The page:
WASHINGTON -- Don’t you think it’s time to look past the last presidential election and ahead to the next one? Me, too.
As history has taught us, presidencies are subject to the pendulum effect. The public tries someone, quickly sickens of him, and then swings in the opposite direction. Consider the election of John Quincy Adams, a member ...Read more
WASHINGTON -- When Joan Rivers died suddenly a few years ago, I didn’t write about it. It was too painful for me. I liked and respected Joan, and, as it happens, I killed her.
Technically, Joan died from complications after throat surgery, but that was just what the public was told. Joan died because I had written about her just a few weeks ...Read more
WASHINGTON -- I am not much of an adult. I procrastinate childishly. I don’t make the common-sense connections that others do in order to efficiently navigate the world. I am like a dog or cat who simply accepts current reality as inevitable and immutable.
For five days last month, my hair -- always unruly -- seemed unusually greasy and dirty...Read more
WASHINGTON -- So how was your last month? Mine went like this:
While shaving, I discovered a lump on my throat. Not a “lump in my throat,” such as one gets when one watches, say, Bambi’s mommy getting shot. This was like a big old lump where, based on previous casual neck reconnaissance, I was pretty sure there should only be non-lumplike...Read more
WASHINGTON -- Dear Tom Cridland:
My inbox at The Washington Post is full of your “Dear Gene” emails. They all suggest that I write a story about you and your new line of expensive, sturdy, “sustainable” casual clothing guaranteed to last 30 years with free repair or replacement. These emails are somewhat intense. You’re angling for a ...Read more
WASHINGTON -- I have always been a fiercely competitive person, in matters both large (success! awards!) and minuscule (Parcheesi!). In some ways, this has strengthened me. In some ways, it has poisoned me.
Every time I read of the death of someone famous who is younger than I am, the sadness is at least slightly tempered by a little ...Read more
WASHINGTON -- I was having lunch the other day with Mary Ann, an old friend and colleague who once ran the legal department at The Washington Post. Back then, Mary Ann was always the adult in the room, the person whose judgment went unquestioned because everyone understood that she was always right, even if you knew her well enough to also know ...Read more
WASHINGTON -- Today, we return to “pokes,” jokes retold as poems.
The Magic Glute
A man who was a little dumb
And literal of mind
Has started going gluten-free
As a gift to his behind!
I asked him why, and he explained:
He wants to starve his glutes.
His butt feels like it’s just too big
You've Got MaleMonica Smith
You’ve Got Male, follows a young woman’s journey to put two failed marriages behind her and try one more time for love, through the help of online dating via HookUsUp.com. But it’s anything other than smooth sailing as one of her exes (bi-sexual Damon) returns, ...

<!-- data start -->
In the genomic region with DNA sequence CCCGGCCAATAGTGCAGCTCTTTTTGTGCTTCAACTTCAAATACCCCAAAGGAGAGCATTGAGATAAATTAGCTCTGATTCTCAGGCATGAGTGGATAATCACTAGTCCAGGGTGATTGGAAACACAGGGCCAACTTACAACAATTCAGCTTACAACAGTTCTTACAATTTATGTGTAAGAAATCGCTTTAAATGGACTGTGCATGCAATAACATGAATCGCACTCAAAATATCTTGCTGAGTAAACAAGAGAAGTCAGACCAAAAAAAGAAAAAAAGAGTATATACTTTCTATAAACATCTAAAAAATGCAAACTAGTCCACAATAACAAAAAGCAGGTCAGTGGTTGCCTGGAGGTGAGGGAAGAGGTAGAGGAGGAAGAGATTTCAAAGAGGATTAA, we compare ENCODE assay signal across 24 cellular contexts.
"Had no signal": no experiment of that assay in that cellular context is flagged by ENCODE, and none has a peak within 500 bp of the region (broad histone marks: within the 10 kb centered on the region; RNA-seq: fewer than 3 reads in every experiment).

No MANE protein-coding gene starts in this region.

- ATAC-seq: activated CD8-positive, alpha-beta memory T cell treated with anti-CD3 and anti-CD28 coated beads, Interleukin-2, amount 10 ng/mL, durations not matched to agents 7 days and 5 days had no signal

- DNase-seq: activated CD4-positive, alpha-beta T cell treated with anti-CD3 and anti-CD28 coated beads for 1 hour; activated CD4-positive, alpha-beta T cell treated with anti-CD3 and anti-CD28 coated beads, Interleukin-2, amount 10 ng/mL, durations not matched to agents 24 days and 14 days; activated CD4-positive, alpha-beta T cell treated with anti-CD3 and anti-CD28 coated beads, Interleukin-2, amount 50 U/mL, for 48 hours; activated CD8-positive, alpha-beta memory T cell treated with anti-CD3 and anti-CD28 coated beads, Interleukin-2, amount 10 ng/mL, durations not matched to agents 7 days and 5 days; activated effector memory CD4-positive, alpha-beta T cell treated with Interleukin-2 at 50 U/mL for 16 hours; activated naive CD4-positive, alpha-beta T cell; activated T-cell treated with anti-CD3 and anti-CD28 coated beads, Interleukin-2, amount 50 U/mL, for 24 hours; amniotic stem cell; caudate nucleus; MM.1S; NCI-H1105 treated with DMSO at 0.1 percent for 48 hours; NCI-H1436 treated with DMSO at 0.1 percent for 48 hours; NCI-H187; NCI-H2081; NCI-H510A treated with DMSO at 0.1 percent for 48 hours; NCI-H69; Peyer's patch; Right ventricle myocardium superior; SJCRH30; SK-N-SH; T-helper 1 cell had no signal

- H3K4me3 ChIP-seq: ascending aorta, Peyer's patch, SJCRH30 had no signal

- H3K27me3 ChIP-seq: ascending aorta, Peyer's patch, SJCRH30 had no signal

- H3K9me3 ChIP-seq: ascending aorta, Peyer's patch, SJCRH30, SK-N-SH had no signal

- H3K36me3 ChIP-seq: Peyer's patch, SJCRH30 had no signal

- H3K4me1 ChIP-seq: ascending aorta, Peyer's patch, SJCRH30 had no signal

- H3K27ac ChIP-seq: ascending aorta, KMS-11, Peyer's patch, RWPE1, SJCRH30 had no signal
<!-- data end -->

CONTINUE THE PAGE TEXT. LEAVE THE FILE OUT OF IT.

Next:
WASHINGTON -- My friend Rachel and I are about to sample some coffee. The beans from which this coffee was brewed were purchased by an American lawyer at a street market in Vietnam. They found their way to my home through a circuitous process I choose not to disclose.
The beans are packaged in an airtight container featuring Wicovalve ...Read more
WASHINGTON -- One day late last month, right after the inauguration, I was driving with a friend. On the radio, an NPR correspondent was discussing some pending executive order by the new president -- I didn’t listen carefully, but I’m presuming it made it legal to give noogies to foreign-looking persons, or something.
Me: Whoa, he just ...Read more
WASHINGTON -- Today, another episode in my Pulitzer Prize-winning investigation of the plight of the beleaguered customer service representative.
Twin Tree Gardens rosemary
Me: I am concerned you will think I am a crank.
Me: So, I am looking at your bottle, and it identifies rosemary as a “premium spice.” That is blatantly ...Read more
WASHINGTON -- Just questions today. No answers.
When they sell you eyeglasses, why do manufacturers still give away soft, hypoallergenic cloths and anti-static, sterile, non-silicone lens-cleaning solution when they know that after religiously using these products for as long as an entire week, 95 percent of us will revert to our shirttails and...Read more
WASHINGTON -- I am an adventurous eater. I customarily order the weirdest things on a menu for the same reason some people bungee jump. I have eaten snake meat and bull testicles and calves’ brains and alligator and sea urchin and the worm from a bottle of tequila. I once had warm milk right out of a cow’s teat. My most disturbing moment was...Read more
WASHINGTON -- This column is a treatise on the intersection of physiology, psychology and politics, with a valuable lesson for personally navigating these perilous times.
For most of my adult life, I have been bedeviled by “floaters,” those fuzzy, maddeningly out-of-focus shapes in the center of the eyeball that drift across your field of ...Read more
WASHINGTON -- I’m on the phone with Julie Landis, an executive with Briotix Inc., an international company specializing in ergonomics. Julie also has a doctorate in physical therapy. I was thrilled to find her. She has the perfect skill set to solve a recent vexing dilemma of mine.
Me: So, I like oysters.
Me: To open an oyster, ...Read more
WASHINGTON -- As a public service, I am going to start the new year by making peace with a Donald Trump presidency, and by offering my fellow liberals an aggressive, three-pronged plan for how to do the same in the interests of national unity.
Step back. Accept the inevitable with grace. And most important, stop whining, particularly...Read more